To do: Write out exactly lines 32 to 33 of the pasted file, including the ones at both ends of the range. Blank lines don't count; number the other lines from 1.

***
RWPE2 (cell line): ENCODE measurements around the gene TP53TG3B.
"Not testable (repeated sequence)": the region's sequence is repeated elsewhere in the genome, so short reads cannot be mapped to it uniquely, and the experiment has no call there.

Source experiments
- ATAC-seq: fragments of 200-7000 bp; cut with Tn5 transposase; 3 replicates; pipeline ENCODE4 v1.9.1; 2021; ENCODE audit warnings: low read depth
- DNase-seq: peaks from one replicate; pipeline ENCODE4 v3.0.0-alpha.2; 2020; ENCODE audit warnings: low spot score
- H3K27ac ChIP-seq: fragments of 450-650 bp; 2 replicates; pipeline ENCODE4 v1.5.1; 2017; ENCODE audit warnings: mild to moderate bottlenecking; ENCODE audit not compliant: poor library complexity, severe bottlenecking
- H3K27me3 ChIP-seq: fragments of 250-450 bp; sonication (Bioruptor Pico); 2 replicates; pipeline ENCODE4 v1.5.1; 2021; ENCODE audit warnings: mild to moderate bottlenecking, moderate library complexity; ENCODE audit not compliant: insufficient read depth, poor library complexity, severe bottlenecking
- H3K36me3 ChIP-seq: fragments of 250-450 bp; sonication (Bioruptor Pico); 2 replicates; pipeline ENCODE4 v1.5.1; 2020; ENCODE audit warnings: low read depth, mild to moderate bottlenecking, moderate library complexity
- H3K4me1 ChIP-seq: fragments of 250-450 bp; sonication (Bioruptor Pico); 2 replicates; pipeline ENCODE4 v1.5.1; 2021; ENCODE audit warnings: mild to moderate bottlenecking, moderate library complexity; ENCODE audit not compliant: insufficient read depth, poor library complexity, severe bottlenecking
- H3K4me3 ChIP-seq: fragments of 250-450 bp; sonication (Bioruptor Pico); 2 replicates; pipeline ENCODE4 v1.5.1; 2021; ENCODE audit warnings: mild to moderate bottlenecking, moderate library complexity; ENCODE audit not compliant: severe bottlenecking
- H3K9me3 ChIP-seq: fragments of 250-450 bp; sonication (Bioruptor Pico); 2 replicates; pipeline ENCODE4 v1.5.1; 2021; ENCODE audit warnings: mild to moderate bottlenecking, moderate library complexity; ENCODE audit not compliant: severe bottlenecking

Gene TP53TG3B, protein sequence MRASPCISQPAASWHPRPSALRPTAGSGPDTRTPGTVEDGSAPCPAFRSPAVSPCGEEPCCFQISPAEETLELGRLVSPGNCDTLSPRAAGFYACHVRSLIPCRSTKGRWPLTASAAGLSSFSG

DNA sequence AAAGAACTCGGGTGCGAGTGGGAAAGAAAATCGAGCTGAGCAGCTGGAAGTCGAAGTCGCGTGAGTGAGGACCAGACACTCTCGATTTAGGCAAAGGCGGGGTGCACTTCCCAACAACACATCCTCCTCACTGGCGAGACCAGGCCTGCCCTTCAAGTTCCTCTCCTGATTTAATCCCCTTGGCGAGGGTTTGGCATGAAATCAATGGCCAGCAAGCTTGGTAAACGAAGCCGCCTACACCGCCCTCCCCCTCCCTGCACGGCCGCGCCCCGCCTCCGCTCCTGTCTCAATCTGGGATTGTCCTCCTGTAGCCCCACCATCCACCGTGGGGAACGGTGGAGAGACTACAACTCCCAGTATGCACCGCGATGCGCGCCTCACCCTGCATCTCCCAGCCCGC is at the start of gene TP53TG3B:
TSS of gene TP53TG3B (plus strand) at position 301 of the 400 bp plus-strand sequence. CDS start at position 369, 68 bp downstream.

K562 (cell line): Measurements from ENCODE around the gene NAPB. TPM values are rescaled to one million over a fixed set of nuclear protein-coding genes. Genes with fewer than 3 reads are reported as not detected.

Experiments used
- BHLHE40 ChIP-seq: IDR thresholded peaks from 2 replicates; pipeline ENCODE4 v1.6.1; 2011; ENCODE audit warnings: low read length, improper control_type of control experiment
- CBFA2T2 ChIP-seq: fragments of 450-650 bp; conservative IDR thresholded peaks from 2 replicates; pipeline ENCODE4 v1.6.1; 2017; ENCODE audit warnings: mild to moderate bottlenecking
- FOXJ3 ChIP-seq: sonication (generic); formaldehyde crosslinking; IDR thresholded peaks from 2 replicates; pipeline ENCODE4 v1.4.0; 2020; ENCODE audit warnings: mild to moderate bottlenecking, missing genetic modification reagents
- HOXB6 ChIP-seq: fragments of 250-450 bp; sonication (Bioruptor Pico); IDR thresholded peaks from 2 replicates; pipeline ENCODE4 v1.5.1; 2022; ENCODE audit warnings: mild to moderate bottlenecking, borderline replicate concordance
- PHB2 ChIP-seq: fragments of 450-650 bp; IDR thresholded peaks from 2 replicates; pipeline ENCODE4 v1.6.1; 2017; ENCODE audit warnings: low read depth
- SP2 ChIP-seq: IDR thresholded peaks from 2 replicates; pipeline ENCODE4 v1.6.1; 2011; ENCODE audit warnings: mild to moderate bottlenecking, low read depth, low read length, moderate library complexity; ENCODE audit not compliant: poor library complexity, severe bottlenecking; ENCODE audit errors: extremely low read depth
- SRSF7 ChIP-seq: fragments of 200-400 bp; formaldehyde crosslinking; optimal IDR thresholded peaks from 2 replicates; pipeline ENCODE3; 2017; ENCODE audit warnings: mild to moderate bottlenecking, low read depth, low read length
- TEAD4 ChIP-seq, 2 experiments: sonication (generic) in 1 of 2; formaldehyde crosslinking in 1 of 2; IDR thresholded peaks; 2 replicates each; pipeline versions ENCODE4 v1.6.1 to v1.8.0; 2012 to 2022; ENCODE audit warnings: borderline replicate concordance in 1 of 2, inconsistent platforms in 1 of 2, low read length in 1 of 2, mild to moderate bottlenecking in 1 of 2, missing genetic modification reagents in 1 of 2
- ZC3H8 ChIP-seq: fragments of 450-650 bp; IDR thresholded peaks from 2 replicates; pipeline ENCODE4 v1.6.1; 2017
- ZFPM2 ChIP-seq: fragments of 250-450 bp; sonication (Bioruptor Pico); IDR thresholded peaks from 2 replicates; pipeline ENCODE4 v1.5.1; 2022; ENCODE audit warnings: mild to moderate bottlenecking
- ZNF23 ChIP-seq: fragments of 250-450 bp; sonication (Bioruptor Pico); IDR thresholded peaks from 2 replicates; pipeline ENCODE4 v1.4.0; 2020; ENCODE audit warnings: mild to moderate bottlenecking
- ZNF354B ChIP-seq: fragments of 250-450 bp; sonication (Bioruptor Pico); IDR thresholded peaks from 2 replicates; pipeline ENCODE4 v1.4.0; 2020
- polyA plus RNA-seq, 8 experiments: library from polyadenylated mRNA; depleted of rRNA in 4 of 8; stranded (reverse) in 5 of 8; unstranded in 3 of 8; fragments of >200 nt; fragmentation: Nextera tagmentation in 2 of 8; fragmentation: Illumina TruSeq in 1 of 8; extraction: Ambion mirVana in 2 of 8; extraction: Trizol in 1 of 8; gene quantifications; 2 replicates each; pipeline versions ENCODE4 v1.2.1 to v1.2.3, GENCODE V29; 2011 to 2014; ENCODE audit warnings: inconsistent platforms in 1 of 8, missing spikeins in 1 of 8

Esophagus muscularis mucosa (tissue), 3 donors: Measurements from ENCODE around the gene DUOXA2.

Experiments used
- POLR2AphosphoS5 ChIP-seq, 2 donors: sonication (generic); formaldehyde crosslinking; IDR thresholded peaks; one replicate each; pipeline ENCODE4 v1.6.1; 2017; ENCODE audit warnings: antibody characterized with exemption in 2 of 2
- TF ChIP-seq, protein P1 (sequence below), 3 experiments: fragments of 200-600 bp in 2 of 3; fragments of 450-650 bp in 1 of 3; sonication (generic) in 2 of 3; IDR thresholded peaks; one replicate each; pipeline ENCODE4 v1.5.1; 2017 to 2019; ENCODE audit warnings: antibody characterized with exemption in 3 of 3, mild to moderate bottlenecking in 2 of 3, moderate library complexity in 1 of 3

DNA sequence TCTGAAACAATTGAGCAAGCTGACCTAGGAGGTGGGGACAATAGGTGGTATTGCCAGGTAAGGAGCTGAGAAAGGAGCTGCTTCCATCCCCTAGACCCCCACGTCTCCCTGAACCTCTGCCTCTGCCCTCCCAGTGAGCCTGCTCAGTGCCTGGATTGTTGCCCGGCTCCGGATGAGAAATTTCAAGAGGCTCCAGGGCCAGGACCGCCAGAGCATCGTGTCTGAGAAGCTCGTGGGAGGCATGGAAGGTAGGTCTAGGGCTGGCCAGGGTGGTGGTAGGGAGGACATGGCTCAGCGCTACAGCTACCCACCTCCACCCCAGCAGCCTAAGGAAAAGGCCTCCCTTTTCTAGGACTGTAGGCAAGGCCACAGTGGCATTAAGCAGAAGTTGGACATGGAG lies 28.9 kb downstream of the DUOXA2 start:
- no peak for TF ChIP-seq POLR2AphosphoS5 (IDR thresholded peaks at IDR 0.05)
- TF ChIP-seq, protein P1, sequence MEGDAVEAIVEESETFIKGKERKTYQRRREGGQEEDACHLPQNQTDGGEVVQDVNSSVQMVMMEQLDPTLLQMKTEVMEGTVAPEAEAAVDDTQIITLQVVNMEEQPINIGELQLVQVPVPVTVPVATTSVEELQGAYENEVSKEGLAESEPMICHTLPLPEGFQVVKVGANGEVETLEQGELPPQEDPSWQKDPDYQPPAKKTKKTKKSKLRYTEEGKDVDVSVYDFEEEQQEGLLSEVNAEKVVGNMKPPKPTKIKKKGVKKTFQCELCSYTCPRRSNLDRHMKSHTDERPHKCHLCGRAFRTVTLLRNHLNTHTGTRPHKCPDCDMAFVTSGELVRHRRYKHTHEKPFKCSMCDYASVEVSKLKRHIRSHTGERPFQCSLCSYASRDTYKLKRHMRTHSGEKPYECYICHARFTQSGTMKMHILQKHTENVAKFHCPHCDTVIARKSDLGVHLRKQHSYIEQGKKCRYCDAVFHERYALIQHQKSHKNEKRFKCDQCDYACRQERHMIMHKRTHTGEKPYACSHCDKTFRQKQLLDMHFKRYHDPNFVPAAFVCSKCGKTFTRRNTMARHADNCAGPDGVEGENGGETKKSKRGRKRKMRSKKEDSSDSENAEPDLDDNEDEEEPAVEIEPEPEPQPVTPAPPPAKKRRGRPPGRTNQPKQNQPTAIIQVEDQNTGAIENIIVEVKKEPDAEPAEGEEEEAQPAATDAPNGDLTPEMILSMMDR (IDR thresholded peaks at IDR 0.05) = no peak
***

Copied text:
- POLR2AphosphoS5 ChIP-seq, 2 donors: sonication (generic); formaldehyde crosslinking; IDR thresholded peaks; one replicate each; pipeline ENCODE4 v1.6.1; 2017; ENCODE audit warnings: antibody characterized with exemption in 2 of 2
- TF ChIP-seq, protein P1 (sequence below), 3 experiments: fragments of 200-600 bp in 2 of 3; fragments of 450-650 bp in 1 of 3; sonication (generic) in 2 of 3; IDR thresholded peaks; one replicate each; pipeline ENCODE4 v1.5.1; 2017 to 2019; ENCODE audit warnings: antibody characterized with exemption in 3 of 3, mild to moderate bottlenecking in 2 of 3, moderate library complexity in 1 of 3